Reporting EMIR to Poland’s KDPW – Why Not?
Poland as a financial center alternative to London in a post-Brexit environment is making headlines this week. The impetus is a trip scheduled by Polish Development Minister Mateusz Morawiecki to London, this Thursday. In comments about the trip to the Financial Times, Morawiecki explained that many banks “have approached us.” Adding that “There is clearly increased interest in leaving London.”
Poland isn’t alone in aiming to attract UK based financial firms and banking talent ahead of Brexit taking place. Germany and Luxembourg with their existing strongholds of exchanges and funds have also been proactive in attempting to lure Londoners.
In Poland’s case, they do have a strong regional presence across Central Europe with activities from the Warsaw Exchange. But, do they really have a chance to grab talent and companies from London?
Poland is a player in EMIR regulation reporting
In terms of derivative reporting for EMIR regulation, the answer is YES. On Monday, we published on the blog a summary of EMIR reporting costs and an overview of costs at the six registered trade repositories for submitting EMIR reports. Among the six is Warsaw based KDPW. Their trade repository for EMIR reporting is part of a larger set of post-trade services that include clearing, settlement, MiFID reporting as well as LEI registration (more on what is an LEI).
At Cappitech, through our EMIR reporting platform and delegation service (more on our platform) we currently aren’t partners with KDPW. Nonetheless, we’ve been receiving more questions about Poland and the KDPW which has led us to better analyze their trade repository. While some may laugh at the idea of UK firms leaving to Poland, in terms of EMIR, we are seeing Brexit causing financial firms to review their reporting alternatives.
A key reason to evaluate the KDPW is their location within the EU. This contrasts with the DTCC, CME, UnaVista or the ICE which are headquartered in the UK, and may need to move back within the EU after Brexit takes place if they want to continue as EMIR trade repositories (in our own analysis, we came to the conclusion that existing rules within EMIR may allow for these firms to remain in the UK).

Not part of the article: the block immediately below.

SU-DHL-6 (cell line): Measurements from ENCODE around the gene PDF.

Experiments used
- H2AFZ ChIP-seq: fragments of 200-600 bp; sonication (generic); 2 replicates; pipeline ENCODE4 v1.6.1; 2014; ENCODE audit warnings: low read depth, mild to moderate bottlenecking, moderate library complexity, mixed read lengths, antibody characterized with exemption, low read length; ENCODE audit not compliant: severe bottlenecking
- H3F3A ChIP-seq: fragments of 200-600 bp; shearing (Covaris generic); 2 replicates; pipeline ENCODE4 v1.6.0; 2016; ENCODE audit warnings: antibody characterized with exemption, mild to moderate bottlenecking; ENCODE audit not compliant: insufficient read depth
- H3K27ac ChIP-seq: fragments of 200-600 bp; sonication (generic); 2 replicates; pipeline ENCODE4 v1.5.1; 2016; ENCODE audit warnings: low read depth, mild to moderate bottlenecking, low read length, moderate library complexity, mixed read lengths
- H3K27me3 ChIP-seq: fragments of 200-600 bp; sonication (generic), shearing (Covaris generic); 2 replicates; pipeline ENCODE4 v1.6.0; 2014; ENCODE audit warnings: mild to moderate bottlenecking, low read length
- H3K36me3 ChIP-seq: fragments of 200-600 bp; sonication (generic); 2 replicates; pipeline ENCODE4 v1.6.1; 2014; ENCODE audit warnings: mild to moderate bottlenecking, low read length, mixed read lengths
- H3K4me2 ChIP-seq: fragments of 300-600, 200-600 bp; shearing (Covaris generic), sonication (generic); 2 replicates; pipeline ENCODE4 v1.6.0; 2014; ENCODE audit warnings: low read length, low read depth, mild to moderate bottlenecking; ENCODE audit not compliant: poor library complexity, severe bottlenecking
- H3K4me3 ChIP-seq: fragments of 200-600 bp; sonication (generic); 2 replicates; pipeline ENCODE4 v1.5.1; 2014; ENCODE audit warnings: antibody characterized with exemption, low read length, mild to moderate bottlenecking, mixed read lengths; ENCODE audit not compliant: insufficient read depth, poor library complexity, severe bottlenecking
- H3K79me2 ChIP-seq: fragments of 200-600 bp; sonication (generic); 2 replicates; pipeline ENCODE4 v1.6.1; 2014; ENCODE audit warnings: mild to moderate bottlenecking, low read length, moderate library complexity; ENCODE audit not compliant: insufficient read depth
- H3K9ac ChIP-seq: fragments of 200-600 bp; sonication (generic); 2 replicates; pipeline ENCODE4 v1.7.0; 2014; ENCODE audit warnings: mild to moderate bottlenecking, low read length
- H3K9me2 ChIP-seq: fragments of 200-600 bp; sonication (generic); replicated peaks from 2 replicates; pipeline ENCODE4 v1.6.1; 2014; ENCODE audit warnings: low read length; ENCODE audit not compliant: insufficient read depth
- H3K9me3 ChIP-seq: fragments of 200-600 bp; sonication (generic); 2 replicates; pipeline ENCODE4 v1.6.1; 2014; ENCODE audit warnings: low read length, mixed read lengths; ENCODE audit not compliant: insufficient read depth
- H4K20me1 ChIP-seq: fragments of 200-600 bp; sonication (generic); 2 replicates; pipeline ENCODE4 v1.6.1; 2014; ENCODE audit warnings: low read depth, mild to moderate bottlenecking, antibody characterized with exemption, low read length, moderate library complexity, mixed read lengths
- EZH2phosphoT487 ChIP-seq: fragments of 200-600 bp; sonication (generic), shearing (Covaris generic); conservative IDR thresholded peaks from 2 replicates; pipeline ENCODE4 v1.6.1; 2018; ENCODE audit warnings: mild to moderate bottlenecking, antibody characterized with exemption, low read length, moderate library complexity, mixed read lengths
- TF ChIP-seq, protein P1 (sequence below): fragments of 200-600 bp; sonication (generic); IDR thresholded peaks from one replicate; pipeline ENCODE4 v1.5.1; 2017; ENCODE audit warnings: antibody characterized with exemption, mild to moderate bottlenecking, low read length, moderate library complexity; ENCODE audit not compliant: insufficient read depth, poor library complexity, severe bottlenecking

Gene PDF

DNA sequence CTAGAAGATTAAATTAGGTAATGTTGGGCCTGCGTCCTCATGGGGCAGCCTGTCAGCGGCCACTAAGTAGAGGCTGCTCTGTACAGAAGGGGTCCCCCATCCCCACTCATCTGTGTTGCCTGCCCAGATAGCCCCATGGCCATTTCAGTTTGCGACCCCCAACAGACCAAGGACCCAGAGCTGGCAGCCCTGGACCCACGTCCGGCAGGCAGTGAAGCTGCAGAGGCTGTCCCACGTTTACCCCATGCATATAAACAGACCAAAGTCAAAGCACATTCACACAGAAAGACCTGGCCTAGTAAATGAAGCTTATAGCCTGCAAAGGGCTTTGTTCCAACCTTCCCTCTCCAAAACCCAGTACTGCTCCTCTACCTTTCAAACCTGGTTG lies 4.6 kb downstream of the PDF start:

In addition to location, another reason why the KDPW’s trade repository makes sense for many firms is its cost structure. At an annual minimum of €2400, the KDPW has one of lower basic yearly costs for single-reporting firms. The variable costs are also easy to understand, using a flat €.01 fee for exchange trade derivatives and €.03 for OTC trades. The KDPW also has an annual cap on variable charges of around €60,000.
The KDPW does have its pricing quirks which mean it isn’t the best deal for everyone. In relation to the abovementioned annual cap of €60,000, that price is limited to 25 million trades. Also, companies reporting on behalf of other entities and non-counterparties have a higher annual membership cost of €9,950, compared to just €2,400. Like UnaVista and REGIS TR, the KDPW also charges an additional maintenance fee on some trades which could make it harder for some firms to estimate their total costs when using them.
Is Warsaw and Poland a realistic destination for UK based professionals and companies looking for new homes after Brexit? In all likelihood, probably not. But, Poland’s capital markets sector is advanced to the degree that there are specific niches where it makes sense for UK and other EU firms to take a better look at what the country has to offer.
The most obvious value-add that Warsaw brings to the table is being the regional hub for Central Europe exchanges. As a result, any financial company that has a large percentage of their business in that region could benefit by more than just having local offices but moving their headquarters to Warsaw.
In addition, while it may not be well known, with its LEI registration and EMIR and MiFID reporting services, the KDPW has a lot to offer to EU and UK firms seeking a mainland Europe trade repository.